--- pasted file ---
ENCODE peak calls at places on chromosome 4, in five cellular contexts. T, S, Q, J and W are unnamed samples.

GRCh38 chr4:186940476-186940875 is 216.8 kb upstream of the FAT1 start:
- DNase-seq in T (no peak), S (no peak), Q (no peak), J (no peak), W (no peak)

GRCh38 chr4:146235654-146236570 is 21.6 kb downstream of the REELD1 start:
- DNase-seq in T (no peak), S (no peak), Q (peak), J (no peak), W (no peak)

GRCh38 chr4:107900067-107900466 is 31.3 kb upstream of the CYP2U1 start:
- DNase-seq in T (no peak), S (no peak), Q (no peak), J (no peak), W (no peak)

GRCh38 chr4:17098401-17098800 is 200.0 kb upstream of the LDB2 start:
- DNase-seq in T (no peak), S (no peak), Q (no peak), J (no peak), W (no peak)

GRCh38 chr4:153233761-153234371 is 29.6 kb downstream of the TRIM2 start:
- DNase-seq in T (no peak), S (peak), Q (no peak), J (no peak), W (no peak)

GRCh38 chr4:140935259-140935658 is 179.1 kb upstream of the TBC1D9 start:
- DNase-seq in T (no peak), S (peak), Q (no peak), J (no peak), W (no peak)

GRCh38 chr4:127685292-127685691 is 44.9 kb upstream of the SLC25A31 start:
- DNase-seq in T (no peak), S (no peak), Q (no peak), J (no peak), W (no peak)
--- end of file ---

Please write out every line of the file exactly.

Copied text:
ENCODE peak calls at places on chromosome 4, in five cellular contexts. T, S, Q, J and W are unnamed samples.

GRCh38 chr4:186940476-186940875 is 216.8 kb upstream of the FAT1 start:
- DNase-seq in T (no peak), S (no peak), Q (no peak), J (no peak), W (no peak)

GRCh38 chr4:146235654-146236570 is 21.6 kb downstream of the REELD1 start:
- DNase-seq in T (no peak), S (no peak), Q (peak), J (no peak), W (no peak)

GRCh38 chr4:107900067-107900466 is 31.3 kb upstream of the CYP2U1 start:
- DNase-seq in T (no peak), S (no peak), Q (no peak), J (no peak), W (no peak)

GRCh38 chr4:17098401-17098800 is 200.0 kb upstream of the LDB2 start:
- DNase-seq in T (no peak), S (no peak), Q (no peak), J (no peak), W (no peak)

GRCh38 chr4:153233761-153234371 is 29.6 kb downstream of the TRIM2 start:
- DNase-seq in T (no peak), S (peak), Q (no peak), J (no peak), W (no peak)

GRCh38 chr4:140935259-140935658 is 179.1 kb upstream of the TBC1D9 start:
- DNase-seq in T (no peak), S (peak), Q (no peak), J (no peak), W (no peak)

GRCh38 chr4:127685292-127685691 is 44.9 kb upstream of the SLC25A31 start:
- DNase-seq in T (no peak), S (no peak), Q (no peak), J (no peak), W (no peak)